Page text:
When Kris Kringle gives a toy choo-choo to the Winter Warlock the evil wizard’s heart melts. The ice caging his heart cracks, the winter gale becalms, and the jagged edged sorceror of snow is transformed into a kindly old man.
The Winter Warlock said, “I really am a mean and despicable creature at heart, you know. It’s so difficult to really change.”
Kris Kringle laughed and replied, “Difficult? Why, changing from bad to good is as easy as taking your first step.”
Every journey of a thousand miles begins with the first step. And even if the final direction isn’t clear, the first step in transformation is to break the unconscious bonds of habit and identity that freeze us in place. The Winter Warlock finally realized, when his pattern of wintry wrath was interrupted by Kris Kringle’s gift, that he no longer wanted to be feared but to be a normal human like everyone else.
The alternative is of course to remain stuck in the identity that one chooses. An avid sunbather might become the Heat Miser. A skier might become the Cold Miser. And then refuse in both cases to ever take a different step, to ever consider change, to ever compromise, to ever Observe the effects of one’s own acts. It is no accident that the Heat Miser and Cold Miser remind the viewer of every petty bureaucratic tyrant they have ever had the misfortune of encountering.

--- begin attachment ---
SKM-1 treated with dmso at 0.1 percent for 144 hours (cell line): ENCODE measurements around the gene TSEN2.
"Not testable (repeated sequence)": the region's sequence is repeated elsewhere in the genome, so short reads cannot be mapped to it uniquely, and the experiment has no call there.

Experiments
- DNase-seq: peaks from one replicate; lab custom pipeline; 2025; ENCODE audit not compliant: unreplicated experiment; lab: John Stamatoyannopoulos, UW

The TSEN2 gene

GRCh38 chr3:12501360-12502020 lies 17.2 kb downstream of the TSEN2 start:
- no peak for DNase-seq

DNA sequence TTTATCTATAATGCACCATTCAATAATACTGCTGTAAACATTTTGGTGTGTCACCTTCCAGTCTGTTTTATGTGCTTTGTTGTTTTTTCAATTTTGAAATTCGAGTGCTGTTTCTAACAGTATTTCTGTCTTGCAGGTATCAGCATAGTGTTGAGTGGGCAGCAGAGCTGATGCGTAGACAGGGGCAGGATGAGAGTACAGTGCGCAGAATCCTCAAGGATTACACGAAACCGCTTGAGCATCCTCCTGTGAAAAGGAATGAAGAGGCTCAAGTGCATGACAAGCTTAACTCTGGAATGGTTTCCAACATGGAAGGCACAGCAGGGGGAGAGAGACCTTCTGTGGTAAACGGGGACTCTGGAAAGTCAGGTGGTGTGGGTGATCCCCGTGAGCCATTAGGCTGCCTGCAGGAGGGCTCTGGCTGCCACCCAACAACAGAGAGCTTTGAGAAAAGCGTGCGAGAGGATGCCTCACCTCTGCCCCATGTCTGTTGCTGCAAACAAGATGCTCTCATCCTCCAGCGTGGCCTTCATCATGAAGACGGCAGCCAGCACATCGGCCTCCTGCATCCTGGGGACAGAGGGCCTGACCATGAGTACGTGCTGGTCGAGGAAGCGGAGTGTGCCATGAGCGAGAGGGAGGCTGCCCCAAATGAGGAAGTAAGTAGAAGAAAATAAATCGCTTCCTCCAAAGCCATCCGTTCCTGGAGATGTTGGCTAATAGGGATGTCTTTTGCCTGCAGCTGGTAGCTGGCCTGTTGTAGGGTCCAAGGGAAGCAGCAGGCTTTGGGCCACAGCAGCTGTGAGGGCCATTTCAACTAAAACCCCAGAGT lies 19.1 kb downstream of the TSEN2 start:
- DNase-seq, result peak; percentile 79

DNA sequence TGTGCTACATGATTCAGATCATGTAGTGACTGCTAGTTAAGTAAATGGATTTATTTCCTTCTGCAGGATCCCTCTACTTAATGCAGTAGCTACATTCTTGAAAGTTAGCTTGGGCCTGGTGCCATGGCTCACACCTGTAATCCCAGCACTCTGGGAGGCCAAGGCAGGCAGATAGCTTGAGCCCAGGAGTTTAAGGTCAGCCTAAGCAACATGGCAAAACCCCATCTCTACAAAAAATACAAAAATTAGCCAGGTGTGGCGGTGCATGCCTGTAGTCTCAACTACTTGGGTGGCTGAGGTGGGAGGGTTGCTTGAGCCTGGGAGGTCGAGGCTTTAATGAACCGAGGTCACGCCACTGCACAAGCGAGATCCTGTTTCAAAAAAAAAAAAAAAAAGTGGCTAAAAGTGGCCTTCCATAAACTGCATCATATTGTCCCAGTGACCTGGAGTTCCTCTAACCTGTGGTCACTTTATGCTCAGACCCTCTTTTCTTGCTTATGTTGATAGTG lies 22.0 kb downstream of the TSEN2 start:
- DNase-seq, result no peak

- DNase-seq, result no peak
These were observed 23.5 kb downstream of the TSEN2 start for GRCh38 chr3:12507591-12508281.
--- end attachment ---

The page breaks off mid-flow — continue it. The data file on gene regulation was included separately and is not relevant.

And this is, of course, how the US ends up funding LBJ’s great society programs for 40 years while the lives of poor people continually deteriorate, when they had been continually improving for the 40 years before the programs were instituted. It is a failure to Observe the results of the actions. It is a failure to truly see what the programs force people to do, and to confuse perverse incentives with identities.
It is also how the manifest failure of socialized health-care in Canada, Britain, and Cuba is transformed into the media’s glowing and uncritical recommendation to implement the same thing in the United States, when the recommendation is based not on the quality of care available, but on rationing the care equally among everyone without any attention to the patient’s ability or desire to pay for care.
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